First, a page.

I find this to be an interesting and frustrating topic. Let me take a somewhat different approach to it, one that I use when I engage the issue in a policy class I teach.
I begin with two assumptions.
- There is a universal desire for intoxication among human beings. This is clearly exhibited by the demand for intoxicants both cross nationally and over time.
- There is a justification for regulating access to intoxicants. Even “smoke em if you got em” libertarians do not condone distribution of intoxicants to minors (even if they might quibble over the precise age that prohibition should end).
From this point, I believe that one can make a strong case that regulations should be designed to channel the universal desire for intoxication toward those intoxicants that are the least harmful (and thus carry fewer negative externalities). One might imagine that this could be accomplished via taxation. This would be good news for those who enjoy psilocybin mushrooms or marijuana; bad news for those who smoke cigarettes or crystal meth. One might assume that such a regime—rather than a blanket prohibition of anything other than alcohol and tobacco—would create incentives for those seeking intoxication to replace a more toxic drug with a less toxic drug.
As a generalization, I am far more comfortable with laws that focus on the activities one does while intoxicated rather than criminalizing the mere fact that one gets intoxicated or is in the possession of intoxicants.
For example, while I would not criminalize the possession or use of intoxicants, I would have no problem with a zero-tolerance policy on driving while intoxicated (or engaging in other activities that require sobriety) backed with significant criminal penalties.
One can also imagine that the market would come to play a significant role. Some private insurers already have risk-based schemes in place (for example, life insurance is more expensive for cigarette smokers—and yes, they will take a urine sample—than for non-smokers). Given that this is a private and voluntary transaction between adults, I have no problem with setting rates based on risk. One can imagine that if we had drug regulations that focused on the toxicity of intoxicants, insurers would follow suit. Certainly, employers, landlords, car rental agencies…you name it…could adopt comparable schemes. They are free to control their property and those wishing to engage in voluntary transactions with these firms are free to walk away from any arrangement they find overly invasive.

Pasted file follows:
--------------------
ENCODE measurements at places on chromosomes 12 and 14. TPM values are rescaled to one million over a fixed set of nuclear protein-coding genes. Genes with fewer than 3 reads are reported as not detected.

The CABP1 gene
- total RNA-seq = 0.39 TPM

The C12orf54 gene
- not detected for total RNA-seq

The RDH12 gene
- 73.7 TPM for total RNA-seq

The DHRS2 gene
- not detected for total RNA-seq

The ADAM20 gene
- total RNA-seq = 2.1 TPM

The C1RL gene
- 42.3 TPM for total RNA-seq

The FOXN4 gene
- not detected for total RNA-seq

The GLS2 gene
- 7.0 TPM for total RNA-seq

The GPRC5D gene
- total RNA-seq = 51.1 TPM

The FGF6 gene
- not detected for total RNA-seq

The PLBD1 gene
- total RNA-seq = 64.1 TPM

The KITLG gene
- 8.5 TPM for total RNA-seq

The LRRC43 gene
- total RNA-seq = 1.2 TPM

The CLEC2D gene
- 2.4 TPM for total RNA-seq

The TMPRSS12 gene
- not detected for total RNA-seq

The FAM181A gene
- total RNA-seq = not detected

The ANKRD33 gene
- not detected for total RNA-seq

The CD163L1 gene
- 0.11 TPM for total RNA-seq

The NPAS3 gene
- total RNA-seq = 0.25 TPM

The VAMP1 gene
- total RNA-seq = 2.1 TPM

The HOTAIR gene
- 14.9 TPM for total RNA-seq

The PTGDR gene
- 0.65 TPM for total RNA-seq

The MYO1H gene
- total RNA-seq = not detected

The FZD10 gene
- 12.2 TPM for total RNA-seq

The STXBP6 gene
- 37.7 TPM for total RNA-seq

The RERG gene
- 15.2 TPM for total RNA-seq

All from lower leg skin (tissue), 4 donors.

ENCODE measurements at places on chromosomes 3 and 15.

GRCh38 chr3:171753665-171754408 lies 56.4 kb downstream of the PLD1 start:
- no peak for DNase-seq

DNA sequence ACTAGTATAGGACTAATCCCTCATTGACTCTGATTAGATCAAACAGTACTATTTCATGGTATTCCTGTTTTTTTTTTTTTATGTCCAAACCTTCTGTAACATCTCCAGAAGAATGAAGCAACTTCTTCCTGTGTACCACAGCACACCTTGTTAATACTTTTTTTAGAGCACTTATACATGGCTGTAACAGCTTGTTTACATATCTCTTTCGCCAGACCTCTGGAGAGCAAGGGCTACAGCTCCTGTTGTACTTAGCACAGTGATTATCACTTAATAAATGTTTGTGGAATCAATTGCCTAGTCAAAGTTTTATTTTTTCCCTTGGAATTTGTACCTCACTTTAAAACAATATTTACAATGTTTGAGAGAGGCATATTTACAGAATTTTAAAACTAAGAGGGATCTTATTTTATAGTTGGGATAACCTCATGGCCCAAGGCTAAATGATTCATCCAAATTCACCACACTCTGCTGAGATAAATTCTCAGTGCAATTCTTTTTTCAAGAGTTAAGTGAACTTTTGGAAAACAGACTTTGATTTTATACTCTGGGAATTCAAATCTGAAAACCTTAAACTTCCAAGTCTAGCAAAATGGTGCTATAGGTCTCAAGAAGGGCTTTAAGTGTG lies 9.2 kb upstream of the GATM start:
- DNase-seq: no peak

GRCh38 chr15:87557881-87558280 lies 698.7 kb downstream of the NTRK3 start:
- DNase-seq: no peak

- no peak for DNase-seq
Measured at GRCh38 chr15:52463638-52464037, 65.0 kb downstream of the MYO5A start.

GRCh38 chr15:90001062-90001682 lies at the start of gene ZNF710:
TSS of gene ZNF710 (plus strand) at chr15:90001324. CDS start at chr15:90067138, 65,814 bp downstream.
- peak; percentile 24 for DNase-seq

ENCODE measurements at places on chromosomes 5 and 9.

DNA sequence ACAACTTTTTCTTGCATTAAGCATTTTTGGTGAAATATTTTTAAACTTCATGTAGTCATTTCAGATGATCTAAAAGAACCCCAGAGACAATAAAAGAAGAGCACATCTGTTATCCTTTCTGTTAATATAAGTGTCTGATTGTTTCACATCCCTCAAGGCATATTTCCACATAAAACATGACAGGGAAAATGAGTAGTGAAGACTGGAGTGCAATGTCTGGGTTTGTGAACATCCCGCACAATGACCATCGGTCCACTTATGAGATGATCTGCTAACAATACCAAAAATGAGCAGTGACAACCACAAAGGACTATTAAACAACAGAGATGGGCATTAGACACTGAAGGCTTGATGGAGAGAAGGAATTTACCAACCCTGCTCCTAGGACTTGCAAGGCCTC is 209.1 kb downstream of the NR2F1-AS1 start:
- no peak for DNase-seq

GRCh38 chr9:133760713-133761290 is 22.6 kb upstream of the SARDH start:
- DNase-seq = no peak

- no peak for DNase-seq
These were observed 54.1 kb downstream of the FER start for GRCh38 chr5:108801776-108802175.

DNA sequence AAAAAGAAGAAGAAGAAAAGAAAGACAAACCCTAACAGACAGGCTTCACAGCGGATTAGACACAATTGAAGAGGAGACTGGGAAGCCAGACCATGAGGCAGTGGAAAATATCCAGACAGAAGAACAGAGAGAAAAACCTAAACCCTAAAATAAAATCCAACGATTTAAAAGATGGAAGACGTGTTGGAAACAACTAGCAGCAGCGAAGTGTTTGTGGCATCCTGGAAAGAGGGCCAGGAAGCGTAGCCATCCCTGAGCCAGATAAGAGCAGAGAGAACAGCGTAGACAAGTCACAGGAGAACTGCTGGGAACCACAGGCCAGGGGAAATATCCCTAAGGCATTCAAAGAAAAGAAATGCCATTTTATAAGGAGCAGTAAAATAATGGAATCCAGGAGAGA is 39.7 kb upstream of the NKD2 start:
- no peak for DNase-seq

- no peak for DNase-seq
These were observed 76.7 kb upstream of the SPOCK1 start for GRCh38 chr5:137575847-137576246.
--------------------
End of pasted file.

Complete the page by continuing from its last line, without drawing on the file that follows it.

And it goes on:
There are other unresolved questions. If we moved toward a harm-based regime for drug regulation, would the government or some third party need to assume a role in regulating or certifying the purity of the drugs in question? There is a strong case for this.
Let me give a brief anecdote. A few years ago, the price of cocaine had fallen dramatically. While demand was relatively stable, there was an oversupply (more evidence of our successful war on drugs). Dealers who could no longer make a profit selling cocaine, moved into heroin. Unfortunately, they did not have sufficient experience in cutting the heroin so there was both wild variability in the purity of the heroin and the stuff that was being used to cut it. As one might predict, the end result was a spike in deaths due to overdoses in Connecticut and other states in the New York area. I knew one of the victims quite well. Regulation of purity would have prevented such an occurrence. If we are intent on reducing harm, then regulation of drug purity would appear to be a necessity.
While I still mourn the death of the young man who died from a heroin overdose, I also mourn the deaths of several friends who died from consumption of legal intoxicants (for example, three of my friends have died of lung cancer in the past few years, aged 51, 60 and 64). There is strong statistical evidence that the legal intoxicants they consumed impose a far greater cost on society than many of the alternatives that are criminalized.
Bottom line: A harm-based regime that channeled the universal desire for intoxication into less toxic alternatives won’t solve all the problems. But it seems like a reason-based approach that would be a massive improvement over our pyrrhic war on drugs.